Osteopetrotic oc/oc mice (C57BL/6J X C3HheB/FeJ genetic background) were obtained by crossing heterozygous oc/+ mice. Genotyping was performed as previously described (Blin-Wakkach et al., 2004b). Analyses were performed on 17-d-old oc/oc mice and control +/+ littermates. Transgenic mice expressing GFP under the control of the actin promoter (actin-GFP mice) were obtained from C. Mueller (Institut de Biologie Moléculaire et Cellulaire, Strasbourg, France). Pregnant C57BL/6 females received an intraperitoneal injection of 100 µg/kg ZA (Novartis) in 100 µl PBS or 100 µl PBS alone (control mice) 3 d a week for the duration of their pregnancy. From the day of birth, the newborn mice issued from ZA-treated females also received intraperitoneal injection of 100 µg/kg ZA in 50 µl PBS, whereas those from PBS-treated females received PBS alone, 3 d a week. Analyses were performed on 15-d-old PBS- or ZA-treated mice. All animals were maintained in our central animal facility in accordance with the general guidelines of the Direction des Services Vétérinaires. Approval for the use of mice in this study was obtained from the animal facility committee from the Faculty of Medicine at the University of Nice Sophia Antipolis.
Flow cytometry analysis.
BM cells from 17-d-old oc/oc mice and control +/+ littermates were collected by crushing the femora into small pieces and vigorous pipetting, as previously described (Blin-Wakkach et al., 2004a,b). Splenocytes were isolated by filtration through a 40-µm cell strainer (BD). Blood cells were obtained by intracardiac puncture, as previously described (Augier et al., 2010). After red blood cell lysis, HSCs were analyzed after exclusion of lineage (Lin)-positive cells using FITC-conjugated antibodies against Ly76 (Ter-119), CD3 (17A2), CD11b (M1/70), and B220 (RA3-6B2) and after labeling with Sca1 (D7) and c-kit (288) antibodies. For mesenchymal cell analysis, cells were labeled with antibodies against CD45 (30F11), Ly76 (Ter-119), Sca1, CD44 (IM7), CD49e (5H1Q-275), CD51 (RMV-7; all from BD), and PDGFRα (APA5; eBioscience). For macrophage analysis, cells were labeled with antibodies against CD11b (M1/70), F4/80 (Cl:A3-1), Ly6G (1A8), Gr1 (RB6-8C5), CD115 (AFS98; all from BD), and CD169 (3D6.112; AbD Serotec). After washes, the labeled cells were analyzed on a FACSCanto (BD). For cell purification, CD45neg mesenchymal cells were sorted on a cell sorter (FACSAria; BD) with high purity (>99%).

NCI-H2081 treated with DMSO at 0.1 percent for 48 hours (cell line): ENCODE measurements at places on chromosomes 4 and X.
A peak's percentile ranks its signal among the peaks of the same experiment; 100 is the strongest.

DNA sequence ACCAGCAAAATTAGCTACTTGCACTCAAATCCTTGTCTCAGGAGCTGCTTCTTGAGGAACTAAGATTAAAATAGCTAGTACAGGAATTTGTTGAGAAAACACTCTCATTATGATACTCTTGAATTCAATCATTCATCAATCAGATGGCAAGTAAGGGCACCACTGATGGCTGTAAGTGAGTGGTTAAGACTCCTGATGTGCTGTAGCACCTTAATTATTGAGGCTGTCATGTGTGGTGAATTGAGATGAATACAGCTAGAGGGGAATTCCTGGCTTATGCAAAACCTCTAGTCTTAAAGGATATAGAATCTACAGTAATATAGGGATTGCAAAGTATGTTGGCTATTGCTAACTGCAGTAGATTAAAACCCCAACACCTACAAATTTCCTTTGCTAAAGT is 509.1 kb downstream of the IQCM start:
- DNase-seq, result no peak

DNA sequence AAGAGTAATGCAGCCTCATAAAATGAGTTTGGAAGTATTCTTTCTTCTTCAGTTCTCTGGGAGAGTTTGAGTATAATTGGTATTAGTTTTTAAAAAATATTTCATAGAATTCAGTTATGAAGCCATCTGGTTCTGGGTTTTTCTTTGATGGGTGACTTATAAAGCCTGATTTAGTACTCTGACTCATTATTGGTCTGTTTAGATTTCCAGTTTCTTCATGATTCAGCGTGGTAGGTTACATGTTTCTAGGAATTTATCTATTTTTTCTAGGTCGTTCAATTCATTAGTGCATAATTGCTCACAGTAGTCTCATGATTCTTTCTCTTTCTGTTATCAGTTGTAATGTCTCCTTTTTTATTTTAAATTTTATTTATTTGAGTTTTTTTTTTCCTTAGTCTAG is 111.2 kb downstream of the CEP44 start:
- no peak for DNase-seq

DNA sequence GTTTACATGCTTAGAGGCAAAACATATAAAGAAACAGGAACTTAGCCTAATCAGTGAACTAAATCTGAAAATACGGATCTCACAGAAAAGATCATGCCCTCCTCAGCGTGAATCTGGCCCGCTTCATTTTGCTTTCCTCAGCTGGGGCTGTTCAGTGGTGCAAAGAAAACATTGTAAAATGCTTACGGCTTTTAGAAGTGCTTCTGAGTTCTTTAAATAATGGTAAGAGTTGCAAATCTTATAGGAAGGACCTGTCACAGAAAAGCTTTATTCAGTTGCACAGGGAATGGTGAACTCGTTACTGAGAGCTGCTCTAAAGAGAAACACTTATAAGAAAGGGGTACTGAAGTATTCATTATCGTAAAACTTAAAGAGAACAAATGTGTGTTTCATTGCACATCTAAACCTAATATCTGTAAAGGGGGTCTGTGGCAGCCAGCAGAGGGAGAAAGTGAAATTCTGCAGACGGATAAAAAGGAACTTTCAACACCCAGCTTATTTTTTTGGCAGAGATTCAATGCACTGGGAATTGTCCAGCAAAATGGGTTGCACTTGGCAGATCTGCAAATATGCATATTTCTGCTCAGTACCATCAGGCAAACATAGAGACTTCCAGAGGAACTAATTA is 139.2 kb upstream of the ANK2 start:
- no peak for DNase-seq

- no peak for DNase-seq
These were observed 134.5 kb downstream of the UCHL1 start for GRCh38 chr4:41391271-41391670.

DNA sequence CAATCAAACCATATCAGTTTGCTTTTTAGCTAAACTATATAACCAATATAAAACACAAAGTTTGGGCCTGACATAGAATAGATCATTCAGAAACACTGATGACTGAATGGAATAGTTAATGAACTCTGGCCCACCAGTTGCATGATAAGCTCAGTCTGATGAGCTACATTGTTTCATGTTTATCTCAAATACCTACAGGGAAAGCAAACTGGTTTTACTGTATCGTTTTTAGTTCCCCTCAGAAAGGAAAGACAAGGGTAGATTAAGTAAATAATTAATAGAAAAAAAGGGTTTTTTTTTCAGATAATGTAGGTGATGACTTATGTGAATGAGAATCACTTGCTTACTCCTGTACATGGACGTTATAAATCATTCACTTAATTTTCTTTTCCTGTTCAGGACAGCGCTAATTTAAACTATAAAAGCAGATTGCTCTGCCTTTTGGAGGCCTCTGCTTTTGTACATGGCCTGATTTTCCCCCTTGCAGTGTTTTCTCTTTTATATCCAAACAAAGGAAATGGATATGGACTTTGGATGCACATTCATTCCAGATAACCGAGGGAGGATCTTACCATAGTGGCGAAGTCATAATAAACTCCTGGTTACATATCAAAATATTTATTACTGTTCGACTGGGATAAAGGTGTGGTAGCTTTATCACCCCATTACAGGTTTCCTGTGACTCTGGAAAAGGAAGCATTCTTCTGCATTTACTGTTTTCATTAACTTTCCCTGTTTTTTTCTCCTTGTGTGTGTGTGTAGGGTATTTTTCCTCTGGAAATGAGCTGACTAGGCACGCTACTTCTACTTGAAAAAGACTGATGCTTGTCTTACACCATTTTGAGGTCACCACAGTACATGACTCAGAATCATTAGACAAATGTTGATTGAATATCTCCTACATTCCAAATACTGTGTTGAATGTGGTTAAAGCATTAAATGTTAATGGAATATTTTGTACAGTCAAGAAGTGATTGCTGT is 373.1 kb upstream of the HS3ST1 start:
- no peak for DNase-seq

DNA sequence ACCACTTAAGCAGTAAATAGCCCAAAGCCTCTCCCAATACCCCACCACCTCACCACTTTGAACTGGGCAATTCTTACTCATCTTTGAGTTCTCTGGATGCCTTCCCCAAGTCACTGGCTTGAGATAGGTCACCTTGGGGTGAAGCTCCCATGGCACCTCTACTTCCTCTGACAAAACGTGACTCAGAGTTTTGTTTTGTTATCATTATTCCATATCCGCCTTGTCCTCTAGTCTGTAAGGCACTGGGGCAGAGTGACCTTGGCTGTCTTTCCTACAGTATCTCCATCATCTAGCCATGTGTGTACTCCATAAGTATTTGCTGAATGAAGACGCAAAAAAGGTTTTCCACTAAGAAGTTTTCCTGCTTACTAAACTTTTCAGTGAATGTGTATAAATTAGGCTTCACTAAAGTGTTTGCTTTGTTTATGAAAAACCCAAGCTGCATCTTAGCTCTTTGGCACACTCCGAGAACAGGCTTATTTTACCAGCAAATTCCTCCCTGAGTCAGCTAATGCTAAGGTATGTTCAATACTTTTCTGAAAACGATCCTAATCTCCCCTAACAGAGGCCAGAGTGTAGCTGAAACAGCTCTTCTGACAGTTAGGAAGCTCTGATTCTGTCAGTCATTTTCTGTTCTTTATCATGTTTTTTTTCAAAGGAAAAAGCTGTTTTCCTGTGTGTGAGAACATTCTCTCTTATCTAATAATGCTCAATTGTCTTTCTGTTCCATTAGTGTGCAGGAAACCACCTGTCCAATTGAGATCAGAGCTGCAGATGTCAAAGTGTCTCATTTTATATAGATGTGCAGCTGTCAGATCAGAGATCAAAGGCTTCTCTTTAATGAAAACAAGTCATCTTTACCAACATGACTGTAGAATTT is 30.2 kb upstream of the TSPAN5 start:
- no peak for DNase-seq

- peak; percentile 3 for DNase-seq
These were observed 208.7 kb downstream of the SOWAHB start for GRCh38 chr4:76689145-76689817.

RNA expression analysis.
Total RNA was extracted from the purified CD45neg cells by adsorption onto silica membranes (Macherey-Nagel) as previously described (Blin-Wakkach et al., 2004a,b). Total RNA (1 µg) was reverse transcribed with random primers according to the manufacturer’s protocol (Invitrogen). Real-time PCR analysis was performed on an ABI Prism 7000 (Applied Biosystems), in a 20-µl volume containing 10-fold diluted cDNA, 10 µl SYBR Green Master Mix, and 300 nM of each primer. Samples were treated according to the following program: 5°C for 2 min, 94°C for 10 min, and 40 cycles of 95°C for 15 s and 60°C for 1 min. Analyses were performed in triplicate. For each sample, the cycle threshold (Ct) values were determined. Test cDNA results were normalized to the ribosomic 36B4 RNA on the same plate. Differences in gene expression between oc/oc and control mice were calculated using the 2ΔCt method. At the end of the PCR assay, generating a melting curve of the PCR product and analysis by gel electrophoresis controlled the specificity of amplification. The following primers were used: Sdf1, 5′-GAGCCAACGTCAAGCATCTG-3′ and 5′-CGGGTCAATGCACACTTGT-3′; N-Cad: 5′-TCCCTTATCTCCAGTGACTATTAAAAGA-3′ and 5′-TCTTTAAATTGAGCTGAGCAAAATCA-3′; Ang-1, 5′-GAAGCAACAACTGGAGCTCATG-3′ and 5′-TCCTCCCTTTAGCAAAACACCTT-3′; Jag-1, 5′-AACGACCGTAATCGCATCGT-3′ and 5′-TATCAGGTTGAATAGTGTCATTACTGGAA-3′; Kit-l, 5′-TCCGAAGAGGCCAGAAACTAG-3′ and 5′-CTAAGGGAGCTGGCTGCAA-3′; Opn, 5′-CTGTGTCCTCTGAAGAAAAGGATG-3′ and 5′-GCTTTCATTGGAATTGCTTGG-3′; 36B4, 5′-TCCAGGCTTTGGGCATCA-3′ and 5′-CTTTATCAGCTGCACATCACTCAGA-3′; Osteocalcin, 5′-CCACCCGGGAGCAGTGT-3′ and 5′-CTAAATAGTGATACCGTAGATGCGTTTG-3′; Runx2, 5′-TTTAGGGCGCATTCCTCATC-3′ and 5′-TGTCCTTGTGGATTAAAAGGACTTG-3′; Bone sialoprotein (BSP), 5′-CCAAGCACAGACTTTTGAGTTAGC-3′ and 5′-CTTTCTGCATCTCCAGCCTTCT-3′; Alkaline phosphatase (ALP), 5′-TCAGGGCAATGAGGTCACATC-3′ and 5′-CACAATGCCCACGGACTTC-3′.